Table of contents for Private security & public safety / Charles Nemeth, K. C. Poulin.


Bibliographic record and links to related information available from the Library of Congress catalog. Note: Contents data are machine generated based on pre-publication provided by the publisher. Contents may have variations from the printed book or be incomplete or contain other coding.


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Contents
CHAPTER I:	HISTORY AND THE PRIVATE/PUBLIC DISTINCTION 
I.	The Setting
II.	The Historical Underpinnings of Private Security and Public Police
A.	The Classical Idea of Public Safety
B.	Feudalism and the Protection of Person and Property
C.	The Watch and Ward
D.	Urbanization and the Changing Security Perspective
1.	Thief-Takers
2.	The Bow Street Magistrates
3.	Protection and Enforcement Conceptions in the Philosophy of Sirs Henry and John Fielding
4.	The Public Police Model in 19th Century England
5.	Sir Robert Peel and the London Metropolitan Police
III.	The American Experiment with Policing and Public Safety
A.	The Influence of Allan Pinkerton
B.	Western Expansionism and the Culture of Public Safety
C.	The Influence of J. Edgar Hoover
IV.	The American Paradigm of Public Safety
V.	Conclusion
 CHAPTER II: PRIVATIZATION, THE PRIVATE SECTOR AND THE PUBLIC SAFETY PARADIGM
I.	The Security Industry: Growth and Privatization
II.	Functions of the Security Industry
A.	Unarmed Officers
B.	Alarm Companies
C.	Private Investigators
D.	Campus Law Enforcement and Educational Institutions
E.	Retail/Industrial
III.	Conclusion
 CHAPTER THREE: COMMUNITY AND POLICING: PUBLIC AND PRIVATE PERSPECTIVES
I.	The Promise of Community Based Policing
II.	Community Based Policing and the Culture of Public Law Enforcement
A.	Public Police Professionalism and the Resistance to Community Policing
B.	The Efficacy of Professional Public Policing
C.	The Incompatibility of Public Police and Community Based Policing Initiatives
III.	The Compatibility of the Private Sector in Community Protection: The New Paradigm
IV. 	Conclusion
 CHAPTER IV: PRIVATE SECTOR COMMUNITY PROFILE AND THREAT ASSESSMENT
I.	General Perceptions of Community Life
A.	Community Structure: Organized/Disorganized Environments
B.	The High Crime Community: Challenges and Opportunities
II.	The Community Profile
A.	State of Public Police/Community Relations
B.	Level of Juvenile Delinquency and Gang Activity
C.	Business Climate and Economic Conditions
D.	Private Security Professional Perceptions
III.	Threat Assessment
A.	Pre-Incident Indicators: A Tool for Threat Assessment
IV.	Conclusion
 CHAPTER V: PRIVATE SECTOR OFFICERS IN THE COMMUNITY: COMMUNITY-BASED INTEGRATION TACTICS
I.	Community Based Integration Programs (CBIP)
A.	Integration versus Observation
B.	Personnel and the CBIP
C.	Training for Community Integration
D.	Fundamental Skills in the Community Protection Officer
1.	 Deter Crime
2.	Detect Issues
3.	Defusing Issues
4.	Defending the Community
II.	A System's Approach to Community Integration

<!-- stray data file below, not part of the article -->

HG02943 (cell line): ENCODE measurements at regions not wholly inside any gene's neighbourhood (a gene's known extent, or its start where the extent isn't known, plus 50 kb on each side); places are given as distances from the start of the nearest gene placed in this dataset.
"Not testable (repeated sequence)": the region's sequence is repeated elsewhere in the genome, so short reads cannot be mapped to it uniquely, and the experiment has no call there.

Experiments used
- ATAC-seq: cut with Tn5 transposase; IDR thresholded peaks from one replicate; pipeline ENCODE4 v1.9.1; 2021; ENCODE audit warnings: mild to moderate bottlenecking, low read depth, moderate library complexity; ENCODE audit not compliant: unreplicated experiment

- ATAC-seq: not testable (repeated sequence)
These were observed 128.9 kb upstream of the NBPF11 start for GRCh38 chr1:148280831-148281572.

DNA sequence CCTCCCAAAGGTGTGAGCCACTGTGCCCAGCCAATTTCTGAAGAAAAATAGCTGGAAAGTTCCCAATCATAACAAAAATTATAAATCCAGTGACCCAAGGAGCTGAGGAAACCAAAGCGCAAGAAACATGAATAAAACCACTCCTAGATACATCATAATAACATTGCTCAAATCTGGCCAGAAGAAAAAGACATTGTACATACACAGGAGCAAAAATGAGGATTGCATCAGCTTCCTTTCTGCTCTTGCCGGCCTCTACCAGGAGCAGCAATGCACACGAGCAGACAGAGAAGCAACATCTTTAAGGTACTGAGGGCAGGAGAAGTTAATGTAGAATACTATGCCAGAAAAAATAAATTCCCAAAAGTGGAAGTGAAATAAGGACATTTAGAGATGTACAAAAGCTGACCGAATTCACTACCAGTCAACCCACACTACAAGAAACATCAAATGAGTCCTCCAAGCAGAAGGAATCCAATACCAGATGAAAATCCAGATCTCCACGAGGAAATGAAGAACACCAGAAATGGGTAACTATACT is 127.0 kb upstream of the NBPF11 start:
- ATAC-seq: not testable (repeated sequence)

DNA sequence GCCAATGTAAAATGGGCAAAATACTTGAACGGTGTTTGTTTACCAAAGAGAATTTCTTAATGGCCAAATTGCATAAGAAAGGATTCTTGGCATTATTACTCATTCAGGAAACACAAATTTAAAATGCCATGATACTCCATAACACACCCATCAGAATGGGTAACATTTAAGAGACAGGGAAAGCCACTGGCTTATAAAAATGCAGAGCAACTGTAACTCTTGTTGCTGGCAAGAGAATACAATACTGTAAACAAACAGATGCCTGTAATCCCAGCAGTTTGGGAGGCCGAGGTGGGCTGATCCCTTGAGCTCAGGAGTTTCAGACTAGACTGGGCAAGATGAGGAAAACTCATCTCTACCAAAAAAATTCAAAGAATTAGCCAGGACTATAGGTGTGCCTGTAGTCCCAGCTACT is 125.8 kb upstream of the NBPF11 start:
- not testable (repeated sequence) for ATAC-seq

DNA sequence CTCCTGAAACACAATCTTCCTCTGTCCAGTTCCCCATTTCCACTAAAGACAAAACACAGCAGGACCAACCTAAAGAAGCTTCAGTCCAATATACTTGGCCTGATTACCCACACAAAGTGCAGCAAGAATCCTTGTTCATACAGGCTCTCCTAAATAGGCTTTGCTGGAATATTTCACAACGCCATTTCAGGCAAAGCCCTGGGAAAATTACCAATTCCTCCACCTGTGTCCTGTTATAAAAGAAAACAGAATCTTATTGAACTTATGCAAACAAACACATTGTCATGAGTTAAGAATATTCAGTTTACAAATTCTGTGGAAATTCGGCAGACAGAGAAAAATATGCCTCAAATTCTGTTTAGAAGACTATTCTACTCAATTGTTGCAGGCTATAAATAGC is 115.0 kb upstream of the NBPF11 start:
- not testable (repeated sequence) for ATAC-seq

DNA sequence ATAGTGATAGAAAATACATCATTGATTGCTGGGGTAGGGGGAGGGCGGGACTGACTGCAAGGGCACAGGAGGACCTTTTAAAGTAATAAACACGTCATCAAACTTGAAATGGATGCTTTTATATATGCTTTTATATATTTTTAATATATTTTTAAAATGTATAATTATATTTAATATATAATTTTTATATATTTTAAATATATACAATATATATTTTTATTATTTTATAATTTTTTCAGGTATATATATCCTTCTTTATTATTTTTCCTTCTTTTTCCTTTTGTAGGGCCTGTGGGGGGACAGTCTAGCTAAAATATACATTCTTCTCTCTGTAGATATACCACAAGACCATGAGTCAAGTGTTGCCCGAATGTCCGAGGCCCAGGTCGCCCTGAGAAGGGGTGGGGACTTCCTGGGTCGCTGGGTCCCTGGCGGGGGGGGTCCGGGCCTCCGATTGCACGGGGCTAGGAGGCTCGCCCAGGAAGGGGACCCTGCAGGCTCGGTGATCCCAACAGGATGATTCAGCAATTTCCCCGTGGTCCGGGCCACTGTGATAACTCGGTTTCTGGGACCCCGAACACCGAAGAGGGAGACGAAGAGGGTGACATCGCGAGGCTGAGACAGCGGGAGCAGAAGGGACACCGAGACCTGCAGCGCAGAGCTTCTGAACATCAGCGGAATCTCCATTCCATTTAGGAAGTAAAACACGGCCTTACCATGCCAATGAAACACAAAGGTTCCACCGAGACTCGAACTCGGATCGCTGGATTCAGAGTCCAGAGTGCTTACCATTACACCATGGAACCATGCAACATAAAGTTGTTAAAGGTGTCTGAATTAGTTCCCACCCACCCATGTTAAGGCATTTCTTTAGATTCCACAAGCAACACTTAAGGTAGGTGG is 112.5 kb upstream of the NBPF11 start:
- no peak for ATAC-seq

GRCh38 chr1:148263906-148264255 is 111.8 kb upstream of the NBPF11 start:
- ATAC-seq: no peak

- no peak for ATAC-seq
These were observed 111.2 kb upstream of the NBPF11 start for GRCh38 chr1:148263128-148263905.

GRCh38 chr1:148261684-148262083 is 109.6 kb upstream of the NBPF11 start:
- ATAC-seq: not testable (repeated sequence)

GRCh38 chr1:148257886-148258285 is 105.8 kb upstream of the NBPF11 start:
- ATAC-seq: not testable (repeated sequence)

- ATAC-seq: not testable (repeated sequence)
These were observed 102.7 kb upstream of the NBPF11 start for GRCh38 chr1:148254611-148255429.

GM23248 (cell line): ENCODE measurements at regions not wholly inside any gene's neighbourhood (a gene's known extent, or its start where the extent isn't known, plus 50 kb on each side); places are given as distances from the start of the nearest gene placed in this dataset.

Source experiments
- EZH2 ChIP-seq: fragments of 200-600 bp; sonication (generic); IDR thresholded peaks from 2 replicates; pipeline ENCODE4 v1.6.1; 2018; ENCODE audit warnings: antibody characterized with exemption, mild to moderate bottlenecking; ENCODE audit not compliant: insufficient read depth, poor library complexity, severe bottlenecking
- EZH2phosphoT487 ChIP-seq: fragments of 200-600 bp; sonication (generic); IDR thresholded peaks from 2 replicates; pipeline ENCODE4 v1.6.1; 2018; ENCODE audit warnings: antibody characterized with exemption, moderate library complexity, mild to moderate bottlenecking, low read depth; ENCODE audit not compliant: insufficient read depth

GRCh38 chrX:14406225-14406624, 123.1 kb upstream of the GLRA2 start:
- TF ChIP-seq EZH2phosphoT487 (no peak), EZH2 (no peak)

A.	Reclamation of the Community Environment
B.	Networking
C.	Anchoring
III.	Program Evaluation: The State of the Community
IV.	Conclusion
 CHAPTER VI: PRIVATE SECTOR COMMUNITY BASED COMMUNICATION TACTICS
I.	Communication Policy and Tactics for Private Sector Officers
A.	Notice and Purpose
B.	Officer Demeanor and Attitude
C.	Avoidance of Responsibility
D.	Arrogance and Interaction
E.	Failure to Listen
II.	Public Police and Private Security Communication
III.	Private Sector Communication and the Media
IV.	Conclusion
 CHAPTER VII: PRIVATE SECTOR COMMUNITY BASED PSYCHOLOGICAL TACTICS
I.	Shock Tactics in Community Based Methodologies
A.	First Contact Protocols
II.	High Shock Strategies in High Crime Communities
III.	Low Intensity Shock Strategies
IV.	Psychological Operations (PsyOps) as Shock Tactics
A.	Visual Imagery
B.	Letters, Surveys and CommuniquÄs
C.	Visual Intimidation
1.	Comprehensive Surveillance
2.	Conspicuous Presence
D.	Strategic Deception
E.	Media Coverage as Psychological Warfare
F.	Night Vision Tactics
G.	Pay Telephones
H.	Rewards
V.	Conclusion
 CHAPTER VIII: PRIVATE SECTOR COMMUNITY BASED PHYSICAL FACTORS
I.	Physical Security and Environment
A.	Crime and Environmental Design
B.	The Mall as an Environment
II.	Physical Security and Risk
A.	Image and the Risk Plan
B.	Technology and the Physical Environment
C.	Schools as Experiments in Physical Security
1.	Safe School Initiatives
2.	Uniforms
III.	Conclusion
 CHAPTER IX: THE FUTURE OF PUBLIC SAFETY: PREPARING FOR THE CHALLENGES 
I.	The Supremacy of the Private Sector in Community Based Efforts
II.	A Case of Art over Science in the Delivery of Protective Services
III.	The Rise of Public/Private Partnerships in the Justice Model
IV.	The Rise of Regulations, Standards and Accreditation
V.	The Private Sector Solution
VI.	Conclusion




Library of Congress Subject Headings for this publication: Community policing United States, Private security services United States, Police, Private United States